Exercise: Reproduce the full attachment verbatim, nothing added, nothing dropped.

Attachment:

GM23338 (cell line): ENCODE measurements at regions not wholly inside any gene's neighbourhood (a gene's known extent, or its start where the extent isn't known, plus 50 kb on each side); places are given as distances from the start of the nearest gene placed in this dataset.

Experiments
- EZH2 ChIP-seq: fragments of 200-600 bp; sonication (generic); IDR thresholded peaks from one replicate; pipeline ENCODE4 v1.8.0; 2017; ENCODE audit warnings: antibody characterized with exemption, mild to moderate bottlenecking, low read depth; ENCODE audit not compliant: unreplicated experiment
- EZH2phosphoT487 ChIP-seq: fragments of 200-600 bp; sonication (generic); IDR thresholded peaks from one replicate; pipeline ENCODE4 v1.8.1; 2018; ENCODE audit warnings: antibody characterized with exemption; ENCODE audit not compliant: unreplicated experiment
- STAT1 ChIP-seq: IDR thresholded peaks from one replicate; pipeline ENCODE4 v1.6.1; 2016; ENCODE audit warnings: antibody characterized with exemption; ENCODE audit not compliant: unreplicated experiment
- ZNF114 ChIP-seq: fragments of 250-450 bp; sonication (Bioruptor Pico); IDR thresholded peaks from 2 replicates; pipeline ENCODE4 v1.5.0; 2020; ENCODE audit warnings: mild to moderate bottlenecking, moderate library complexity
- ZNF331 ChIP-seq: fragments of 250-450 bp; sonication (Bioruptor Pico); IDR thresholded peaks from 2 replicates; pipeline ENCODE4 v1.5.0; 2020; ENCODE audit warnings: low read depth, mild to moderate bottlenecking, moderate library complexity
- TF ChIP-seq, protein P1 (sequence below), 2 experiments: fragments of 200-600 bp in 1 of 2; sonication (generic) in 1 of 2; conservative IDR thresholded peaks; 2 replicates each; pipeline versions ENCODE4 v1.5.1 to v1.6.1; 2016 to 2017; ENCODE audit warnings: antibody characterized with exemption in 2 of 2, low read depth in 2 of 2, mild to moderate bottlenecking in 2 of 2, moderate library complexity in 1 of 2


GM23338 (cell line): ENCODE measurements at regions not wholly inside any gene's neighbourhood (a gene's known extent, or its start where the extent isn't known, plus 50 kb on each side); places are given as distances from the start of the nearest gene placed in this dataset.

Experiments
- EZH2 ChIP-seq: fragments of 200-600 bp; sonication (generic); IDR thresholded peaks from one replicate; pipeline ENCODE4 v1.8.0; 2017; ENCODE audit warnings: antibody characterized with exemption, mild to moderate bottlenecking, low read depth; ENCODE audit not compliant: unreplicated experiment
- EZH2phosphoT487 ChIP-seq: fragments of 200-600 bp; sonication (generic); IDR thresholded peaks from one replicate; pipeline ENCODE4 v1.8.1; 2018; ENCODE audit warnings: antibody characterized with exemption; ENCODE audit not compliant: unreplicated experiment
- STAT1 ChIP-seq: IDR thresholded peaks from one replicate; pipeline ENCODE4 v1.6.1; 2016; ENCODE audit warnings: antibody characterized with exemption; ENCODE audit not compliant: unreplicated experiment
- ZNF114 ChIP-seq: fragments of 250-450 bp; sonication (Bioruptor Pico); IDR thresholded peaks from 2 replicates; pipeline ENCODE4 v1.5.0; 2020; ENCODE audit warnings: mild to moderate bottlenecking, moderate library complexity
- ZNF331 ChIP-seq: fragments of 250-450 bp; sonication (Bioruptor Pico); IDR thresholded peaks from 2 replicates; pipeline ENCODE4 v1.5.0; 2020; ENCODE audit warnings: low read depth, mild to moderate bottlenecking, moderate library complexity
- TF ChIP-seq, protein P1 (sequence below), 2 experiments: fragments of 200-600 bp in 1 of 2; sonication (generic) in 1 of 2; conservative IDR thresholded peaks; 2 replicates each; pipeline versions ENCODE4 v1.5.1 to v1.6.1; 2016 to 2017; ENCODE audit warnings: antibody characterized with exemption in 2 of 2, low read depth in 2 of 2, mild to moderate bottlenecking in 2 of 2, moderate library complexity in 1 of 2